Unfinished Tales – Part One: The First Age – II. Narn i Hîn Húrin – The Tale of the Children of Húrin – Túrin in Doriath

Túrin grows to manhood in Doriath, watched over in secret by Melian.  Beleg Strongbow trained him in the martial arts and crafts of the realm, in which Túrin most excelled at the sword.  As Túrin grew, he gained a bitter rival in Saeros, son of Ithilbor.  Saeros was one of the Nandor, who took refuge in Doriath following the first battle of Beleriand.

When word of his kin from outside stopped, Túrin approached Thingol to join in battle against the Orcs.  Thingol bade him wait until he was older still, though the king allowed his freedom to fight, warning that he would do so alone.  Túrin compares his ability to Beren, and Melian reminds him of their daughter Lúthien.  Túrin takes his leave to fight the Orcs.

Three years later, Túrin returns to repair his arms, taking a seat at board where Saeros was accustomed to sit.  For his part, Saeros believed it to be pride and was angered more that all welcomed Túrin rather than rebuking him.  Saeros mocked Túrin, feigning respect without disguising his disgust.  One thing leads to another, and the two are at each other, at which point Mablung intervenes.  The two encounter again outside, and  Túrin claims the life of Saeros.  Thinking himself now to fall under Thingol’s doom, he flees.  When Melian vouches for Túrin, Thingol pronounces his judgment to be less harsh than before, and Beleg sets off to bring Túrin back to Menegroth.

As the saying goes, pride goeth before a fall.  This chapter sets Túrin’s darkness into motion and unleashes it upon the world.  While there may be little doubt that Túrin is perhaps every bit the equal of his kin, Beren, the reminder that Beren could not do what he did without Lúthien is important.  As always in Tolkien’s world, behind every great man is an incredible woman.  Túrin walks alone, and worse still, he’s arrogant and foolish.  But then, we already know this from The Silmarillion.

It’s to my shame that I have to admit I’m still using my scorecards over here to keep people straight.  I’ve had a lifetime to absorb The Hobbit and The Lord of the Rings, but I’m still wrapping my head around the First Age characters and details.  I have all the stories and through-lines, certainly, but I’ve always been terrible with names.  I will get there.  Love of the tales will ensure that.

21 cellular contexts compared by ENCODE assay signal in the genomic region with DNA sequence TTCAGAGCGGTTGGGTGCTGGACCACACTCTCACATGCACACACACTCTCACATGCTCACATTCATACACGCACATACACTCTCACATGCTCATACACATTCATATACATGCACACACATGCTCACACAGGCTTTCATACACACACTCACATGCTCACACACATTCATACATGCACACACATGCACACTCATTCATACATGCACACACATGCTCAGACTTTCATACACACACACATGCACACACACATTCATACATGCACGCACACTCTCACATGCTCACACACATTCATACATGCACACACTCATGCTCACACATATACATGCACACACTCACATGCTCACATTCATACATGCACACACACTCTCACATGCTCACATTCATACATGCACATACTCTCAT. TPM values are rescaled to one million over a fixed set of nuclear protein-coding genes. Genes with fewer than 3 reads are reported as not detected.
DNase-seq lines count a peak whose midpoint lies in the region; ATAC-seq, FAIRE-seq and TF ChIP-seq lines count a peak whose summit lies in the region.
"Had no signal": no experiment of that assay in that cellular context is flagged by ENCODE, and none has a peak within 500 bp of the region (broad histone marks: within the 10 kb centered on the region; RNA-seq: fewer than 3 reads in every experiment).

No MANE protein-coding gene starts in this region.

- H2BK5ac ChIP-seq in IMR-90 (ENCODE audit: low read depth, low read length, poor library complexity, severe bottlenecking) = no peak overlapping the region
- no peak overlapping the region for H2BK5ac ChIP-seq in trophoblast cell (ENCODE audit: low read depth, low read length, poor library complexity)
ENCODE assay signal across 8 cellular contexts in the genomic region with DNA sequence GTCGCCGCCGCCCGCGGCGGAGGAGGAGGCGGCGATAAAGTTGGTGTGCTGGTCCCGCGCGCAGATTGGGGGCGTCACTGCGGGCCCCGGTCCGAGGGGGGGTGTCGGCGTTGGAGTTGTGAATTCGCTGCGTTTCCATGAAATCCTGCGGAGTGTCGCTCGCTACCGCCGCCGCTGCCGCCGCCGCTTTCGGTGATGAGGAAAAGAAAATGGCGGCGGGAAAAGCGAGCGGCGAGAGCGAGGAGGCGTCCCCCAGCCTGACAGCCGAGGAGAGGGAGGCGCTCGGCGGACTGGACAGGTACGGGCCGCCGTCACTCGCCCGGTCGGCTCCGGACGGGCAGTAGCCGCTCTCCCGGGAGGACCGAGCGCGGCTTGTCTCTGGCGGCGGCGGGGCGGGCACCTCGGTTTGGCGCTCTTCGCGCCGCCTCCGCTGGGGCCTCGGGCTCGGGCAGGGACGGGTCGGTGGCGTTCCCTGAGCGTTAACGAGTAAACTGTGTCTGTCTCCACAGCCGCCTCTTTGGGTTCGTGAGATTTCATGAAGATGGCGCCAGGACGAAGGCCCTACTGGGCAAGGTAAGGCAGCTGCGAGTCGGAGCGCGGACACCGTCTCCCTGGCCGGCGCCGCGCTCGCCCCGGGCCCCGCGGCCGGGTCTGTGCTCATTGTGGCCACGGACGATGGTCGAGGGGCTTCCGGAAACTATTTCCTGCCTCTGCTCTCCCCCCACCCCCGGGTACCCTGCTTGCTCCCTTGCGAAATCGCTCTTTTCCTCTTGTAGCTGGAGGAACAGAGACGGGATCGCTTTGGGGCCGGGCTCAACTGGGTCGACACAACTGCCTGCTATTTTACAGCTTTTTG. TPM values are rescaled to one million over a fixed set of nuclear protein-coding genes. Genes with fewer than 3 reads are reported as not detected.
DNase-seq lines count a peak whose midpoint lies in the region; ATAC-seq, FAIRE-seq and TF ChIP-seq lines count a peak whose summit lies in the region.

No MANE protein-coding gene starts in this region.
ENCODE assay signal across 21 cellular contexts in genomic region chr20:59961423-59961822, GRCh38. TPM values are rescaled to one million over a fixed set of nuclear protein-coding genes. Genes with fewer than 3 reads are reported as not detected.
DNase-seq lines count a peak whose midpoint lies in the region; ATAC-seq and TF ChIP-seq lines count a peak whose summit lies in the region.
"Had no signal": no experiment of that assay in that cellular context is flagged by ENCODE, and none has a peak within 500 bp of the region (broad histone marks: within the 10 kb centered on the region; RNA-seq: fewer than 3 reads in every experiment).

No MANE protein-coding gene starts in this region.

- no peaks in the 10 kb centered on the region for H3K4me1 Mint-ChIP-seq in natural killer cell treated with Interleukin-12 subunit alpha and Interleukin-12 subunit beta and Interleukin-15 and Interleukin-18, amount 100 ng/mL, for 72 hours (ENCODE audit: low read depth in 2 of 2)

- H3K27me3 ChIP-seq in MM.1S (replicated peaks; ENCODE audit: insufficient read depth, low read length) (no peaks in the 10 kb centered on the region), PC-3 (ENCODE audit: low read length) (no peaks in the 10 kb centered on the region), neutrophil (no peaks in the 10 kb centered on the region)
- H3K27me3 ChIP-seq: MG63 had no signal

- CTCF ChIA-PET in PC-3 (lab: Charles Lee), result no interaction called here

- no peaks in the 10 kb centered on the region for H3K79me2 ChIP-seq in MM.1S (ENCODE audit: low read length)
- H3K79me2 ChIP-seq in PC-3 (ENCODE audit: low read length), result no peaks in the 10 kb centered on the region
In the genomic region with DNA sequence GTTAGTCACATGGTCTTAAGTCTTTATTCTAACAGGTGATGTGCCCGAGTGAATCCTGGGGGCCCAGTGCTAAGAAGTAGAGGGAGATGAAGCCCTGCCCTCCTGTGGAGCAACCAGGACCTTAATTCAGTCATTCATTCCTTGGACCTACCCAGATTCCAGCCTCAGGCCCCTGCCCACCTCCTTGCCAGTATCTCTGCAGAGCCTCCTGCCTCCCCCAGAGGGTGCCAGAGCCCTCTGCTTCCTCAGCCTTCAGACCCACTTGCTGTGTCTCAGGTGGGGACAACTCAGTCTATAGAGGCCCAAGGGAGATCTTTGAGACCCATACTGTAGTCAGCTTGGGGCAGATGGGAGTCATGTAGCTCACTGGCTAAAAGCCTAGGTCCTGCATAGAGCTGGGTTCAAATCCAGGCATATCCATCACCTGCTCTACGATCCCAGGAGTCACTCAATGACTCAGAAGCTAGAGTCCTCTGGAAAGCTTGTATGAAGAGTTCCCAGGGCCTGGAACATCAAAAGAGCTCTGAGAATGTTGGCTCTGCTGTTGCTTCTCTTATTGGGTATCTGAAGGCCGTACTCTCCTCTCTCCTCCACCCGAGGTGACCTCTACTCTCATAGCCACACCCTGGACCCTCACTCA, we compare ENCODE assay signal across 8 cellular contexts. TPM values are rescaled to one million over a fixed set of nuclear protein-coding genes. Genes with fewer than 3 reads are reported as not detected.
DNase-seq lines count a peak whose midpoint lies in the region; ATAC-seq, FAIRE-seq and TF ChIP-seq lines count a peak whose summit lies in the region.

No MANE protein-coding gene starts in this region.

8 thoughts on “Unfinished Tales – Part One: The First Age – II. Narn i Hîn Húrin – The Tale of the Children of Húrin – Túrin in Doriath

  1. The first time I read the Silmarillion I drew out the family trees at the back of the book, and wrote all the multiple names of each character under the official one. It kept everything straight.

    Liked by 1 person

    • That’s not a bad way to approach it. I tried to do something similar back when I was first learning the Greek stuff, but I didn’t know much about family trees back then, and everyone was a demigod, so it got confusing. Still, I appreciate the idea of hammering it home.

      Like

      • Or perhaps the military training was the problem? Mortal child vs thousands of years experienced elf warrior = human grovelling in the dirt a lot?? That can’t really help with growing an agreeable personality. Turin probably has his nose stuck to high in the air because all the elves kept trying to shove it in the dirt.

        Liked by 1 person

  2. It’s my first read of your blog and I promise you that I will be back regularly now. Thank you for being a regular reader of mine.
    I can’t get too angry with Túrin. I am far too grateful that the many mistakes that I have made have not been punished as much as they deserve. To be alive is to have the chance to learn from each one of them. But how I wish that he had been willing to listen to a wise person (Melian perhaps?) and to learn from every mistake.
    You are right to praise the women in Tolkien’s stories and Lúthien in particular. Have you read Olga Polomoshnova’s recent posts on her wonderful blog on the wives of the Elf-lords of the First Age? They make your point really well.
    Meanwhile, keep up the good work!
    A final question. I noted the upcoming concerts. Are you there as a musician or as a listener? And is the DSO the wonderful Detroit Symphony Orchestra?

    Liked by 1 person

    • Welcome to the blog, Stephen! I love your work, but then, you run deep through my favorite book of all time. What’s not to love?

      I try not to be too angry with Túrin, but he does frustrate me to no end, probably because I see too much of my own flaws in him sometimes, being blinded to what’s in front of me. Live and learn, just as you say.

      I absolutely love Olga’s posts, oh yes. It’s actually through her that I found you.

      Much appreciated, thank you! The same for you. I look forward each week to your posts.

      Dallas Symphony Orchestra. I’m there as a listener. If you’re interested, I do have blogs of past concerts available, tagged accordingly. I should have given them their own project page, but I never did. Never imagined I’d be attending quite so many. Money talks, after all. Still, it’s happening!

      Like

Join the discussion - leave a comment!

Fill in your details below or click an icon to log in:

WordPress.com Logo

You are commenting using your WordPress.com account. Log Out /  Change )

Google+ photo

You are commenting using your Google+ account. Log Out /  Change )

Twitter picture

You are commenting using your Twitter account. Log Out /  Change )

Facebook photo

You are commenting using your Facebook account. Log Out /  Change )

Connecting to %s

This site uses Akismet to reduce spam. Learn how your comment data is processed.